Female Entrepreneurs and the Fight for Funding
Latest posts by Heather Landau (see all)
- Female Entrepreneurs and the Fight for Funding - August 30, 2016
- Tips for Expanding or Opening a Business in Europe - June 18, 2015
“If I can make it there, I’ll make it anywhere.” New York has always been attractive to the self-made man, but it could now be the premier destination for the self-made woman, too. The Big Apple is being widely hailed as the new template for female-friendly business formation, enabling female entrepreneurs to launch startups with the fewest barriers to success. But how does the rest of the U.S. stack up, and what is the situation for women looking to start businesses globally?
Fairytale of New York
For residents of America’s largest city, the signs are certainly positive. Since his election in 2014, Mayor Bill de Blasio has undertaken a concerted campaign to attract entrepreneurs of all kinds, and has hired women in many key positions of government. More than 70 percent of the city’s 27 agency commissioners are women, as are most of its digital and tech directors.
Numerous grants and programs have been created to support female and minority business owners, including the $16 billion Minority and Women-Owned Business Enterprises (MWBE) certification and Women Entrepreneurs NYC (WE NYC) program of coaching and support. The resulting upturn has been swift: women now run more than 40 percent of all businesses in the city. The 2016 Dell Women Entrepreneur Cities Index (WE Cities) ranks it first in the world, topping the criteria of “Markets and Capital” and “Policy Enabling Market Access,” and coming second in “Culture” and “Frequency and Value of Funding” for female entrepreneurs.
It’s a trend that’s being emulated across North America:
- The U.S. as a whole ranked a clear first in the 2015 Female Entrepreneurship Index (FEI), beating nearest rival Australia by more than eight points
- San Francisco’s Bay Area, Washington, Seattle and Austin all rank in the top 25 WE Cities
- A report by the Center for an Urban Future found that Memphis and Dallas lead the country in female-led business growth and revenue, respectively
- 2015’s Global Startup Ecosystem Ranking indicated that six of the world’s top 20 cities for the percentage of startups founded by women were in the United States
The global battle for top spot seems to be hotting up, too. The quartet of Scandinavia and Finland all rank highly in the FEI, with WE Cities placing Stockholm as the most enabling environment for female entrepreneurs. The city’s world-leading equality incentives, childcare provisions and blazing tech infrastructure could make it a more appealing destination for female tech founders than close competitor San Francisco, which only ranks sixth by the same metric. And the FEI’s number two ranked nation, Australia, has all the signs of making rapid exponential improvements. Since 2011, the percentage of female startups has gone from 1 in 6 to 1 in 4, and as of this year, the ratio of male to female business operators between the age of 15 and 19 is 1-to-1.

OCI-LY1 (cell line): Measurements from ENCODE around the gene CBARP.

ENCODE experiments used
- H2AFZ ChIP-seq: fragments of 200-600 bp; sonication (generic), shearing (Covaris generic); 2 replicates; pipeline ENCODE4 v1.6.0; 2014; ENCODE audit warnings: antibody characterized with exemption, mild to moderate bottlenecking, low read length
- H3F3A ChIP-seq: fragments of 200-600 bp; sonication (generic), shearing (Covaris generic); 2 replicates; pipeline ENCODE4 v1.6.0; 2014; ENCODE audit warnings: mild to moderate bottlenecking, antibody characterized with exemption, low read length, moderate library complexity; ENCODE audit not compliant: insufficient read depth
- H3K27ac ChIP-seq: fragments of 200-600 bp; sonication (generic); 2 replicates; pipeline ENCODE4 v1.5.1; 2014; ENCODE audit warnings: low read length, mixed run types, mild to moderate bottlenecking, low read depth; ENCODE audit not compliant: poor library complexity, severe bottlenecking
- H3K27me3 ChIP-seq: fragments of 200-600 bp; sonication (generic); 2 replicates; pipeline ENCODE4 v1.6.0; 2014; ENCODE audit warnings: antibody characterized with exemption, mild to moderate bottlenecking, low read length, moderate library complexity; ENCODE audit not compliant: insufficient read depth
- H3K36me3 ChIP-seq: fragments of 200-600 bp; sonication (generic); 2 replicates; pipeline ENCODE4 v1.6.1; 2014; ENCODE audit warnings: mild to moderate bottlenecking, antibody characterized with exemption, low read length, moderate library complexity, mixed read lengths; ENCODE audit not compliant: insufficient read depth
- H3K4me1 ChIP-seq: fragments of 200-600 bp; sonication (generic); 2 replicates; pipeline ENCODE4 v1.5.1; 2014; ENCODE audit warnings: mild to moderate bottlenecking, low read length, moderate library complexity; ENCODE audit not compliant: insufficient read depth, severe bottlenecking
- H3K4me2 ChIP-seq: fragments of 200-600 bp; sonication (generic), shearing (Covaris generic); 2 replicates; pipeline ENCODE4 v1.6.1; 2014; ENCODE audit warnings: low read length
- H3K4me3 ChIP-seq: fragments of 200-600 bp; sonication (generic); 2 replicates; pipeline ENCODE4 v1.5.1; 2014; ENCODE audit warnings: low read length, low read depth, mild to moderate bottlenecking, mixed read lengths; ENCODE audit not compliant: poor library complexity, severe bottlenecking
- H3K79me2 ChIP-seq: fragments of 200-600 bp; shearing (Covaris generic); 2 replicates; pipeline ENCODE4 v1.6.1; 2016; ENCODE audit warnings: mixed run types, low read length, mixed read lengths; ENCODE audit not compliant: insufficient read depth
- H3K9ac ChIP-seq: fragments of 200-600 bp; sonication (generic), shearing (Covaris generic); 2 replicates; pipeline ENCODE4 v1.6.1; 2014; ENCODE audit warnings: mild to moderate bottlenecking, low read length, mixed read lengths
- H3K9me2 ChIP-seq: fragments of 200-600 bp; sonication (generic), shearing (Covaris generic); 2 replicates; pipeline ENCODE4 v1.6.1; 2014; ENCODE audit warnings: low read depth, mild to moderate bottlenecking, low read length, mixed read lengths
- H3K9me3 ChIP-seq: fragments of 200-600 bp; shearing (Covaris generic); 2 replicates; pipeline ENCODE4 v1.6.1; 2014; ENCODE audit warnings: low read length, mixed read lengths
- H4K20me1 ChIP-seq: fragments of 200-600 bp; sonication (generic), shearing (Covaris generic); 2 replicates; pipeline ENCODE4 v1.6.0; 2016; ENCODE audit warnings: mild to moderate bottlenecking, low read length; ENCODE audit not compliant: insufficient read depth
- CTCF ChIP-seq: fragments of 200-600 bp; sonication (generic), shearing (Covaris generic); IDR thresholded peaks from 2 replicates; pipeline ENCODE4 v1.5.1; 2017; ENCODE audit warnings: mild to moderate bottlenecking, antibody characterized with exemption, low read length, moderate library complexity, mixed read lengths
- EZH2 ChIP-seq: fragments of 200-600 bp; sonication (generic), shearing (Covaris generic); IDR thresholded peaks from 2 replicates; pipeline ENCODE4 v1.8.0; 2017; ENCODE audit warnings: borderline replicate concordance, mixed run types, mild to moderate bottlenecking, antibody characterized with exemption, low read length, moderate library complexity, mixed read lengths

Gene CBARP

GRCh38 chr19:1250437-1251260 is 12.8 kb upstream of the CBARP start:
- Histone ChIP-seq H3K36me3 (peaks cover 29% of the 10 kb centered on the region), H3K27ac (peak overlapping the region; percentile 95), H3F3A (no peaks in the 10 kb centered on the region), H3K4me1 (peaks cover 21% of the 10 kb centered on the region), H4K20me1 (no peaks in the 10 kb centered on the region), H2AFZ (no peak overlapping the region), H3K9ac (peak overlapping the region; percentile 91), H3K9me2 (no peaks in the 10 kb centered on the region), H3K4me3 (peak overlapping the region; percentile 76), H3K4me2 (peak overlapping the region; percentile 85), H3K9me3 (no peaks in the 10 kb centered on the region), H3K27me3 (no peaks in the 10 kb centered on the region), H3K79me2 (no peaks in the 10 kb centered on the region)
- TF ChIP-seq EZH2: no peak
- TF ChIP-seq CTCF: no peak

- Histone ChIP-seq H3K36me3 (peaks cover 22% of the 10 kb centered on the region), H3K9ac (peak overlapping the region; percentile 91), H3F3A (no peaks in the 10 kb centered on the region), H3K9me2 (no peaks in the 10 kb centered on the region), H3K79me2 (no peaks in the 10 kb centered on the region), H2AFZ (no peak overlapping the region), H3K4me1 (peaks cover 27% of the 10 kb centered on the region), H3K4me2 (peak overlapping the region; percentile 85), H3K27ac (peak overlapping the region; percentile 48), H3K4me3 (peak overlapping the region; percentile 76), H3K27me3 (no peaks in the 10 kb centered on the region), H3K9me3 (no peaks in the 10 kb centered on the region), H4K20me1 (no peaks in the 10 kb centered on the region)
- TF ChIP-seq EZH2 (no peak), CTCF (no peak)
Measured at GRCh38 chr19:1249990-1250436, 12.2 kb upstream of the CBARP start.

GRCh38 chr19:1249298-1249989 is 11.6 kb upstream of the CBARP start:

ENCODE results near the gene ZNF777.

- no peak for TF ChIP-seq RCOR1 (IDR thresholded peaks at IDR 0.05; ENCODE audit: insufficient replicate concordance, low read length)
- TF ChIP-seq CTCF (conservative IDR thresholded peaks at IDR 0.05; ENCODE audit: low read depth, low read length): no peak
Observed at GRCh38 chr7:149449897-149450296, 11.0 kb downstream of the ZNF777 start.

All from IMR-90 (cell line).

Venture capitalism: the funding gap
While these are all positive signs, the overall picture is a little more sobering. The perception that men make better entrepreneurs than women isn’t borne out in any statistics, but it seems to be gospel for many venture capitalists. In 2014, businesses with female CEOs only accounted for 3 percent of those funded by venture capital globally, and female led businesses received 50 percent less capital than their male-led counterparts. The U.S. doesn’t tower over the rest of the world, either: out of more than 200 startups granted series A funding (between $3 million and $15 million) in the Bay Area last year, just 8 percent were female led; in New York it was 13 percent. But while it’s tempting to write this off as institutionalized sexism, the evidence paints a more complex and nuanced picture.
As one entrepreneur who sold her startup to Microsoft posits, securing funding for smaller, stereotypically “girly” ventures seems to be getting easier, with male venture capitalists increasingly comfortable taking advice from their wives or girlfriends on business ideas. But when it comes to areas that are more familiar to VCs or seen as male-dominated, such as tech or engineering, there seems to be more of a reluctance to buy into concepts.
And the problem persists that the types of business most often launched by women are in more traditional “lifestyle” areas like fashion, food and horticulture that don’t have the appearance of high-growth VC funded businesses. There are also hints of a more pernicious idea: the question of balancing one’s work and family life. With so little information available at this early stage of funding, decisions are made on a heady cocktail of gut instinct and over-analysis that punishes any nagging uncertainties.
It is something of a catch-22: the absence of women forging a path in certain industries doesn’t inspire confidence in new ideas, but without female success stories, the figureheads don’t exist to engender those ideas. And without more women in high-growth sectors, the appearance of female-led businesses as being apposite to VC funding persists. According to the 2015 Global Women Entrepreneur Leaders Scorecard (GWEL), only 21 percent of female business leaders envision more than 50 percent growth in their companies. There’s a tenuous argument that this is gender-based humility, but the factors self-perpetuate: the lack of investor confidence means a lack of funding, and the lack of funding means a lack of entrepreneur confidence. The impact on businesses that would most benefit from funding is profound: of around 350 female tech startup leaders surveyed in 2014, 80 percent had primarily self-financed their ideas.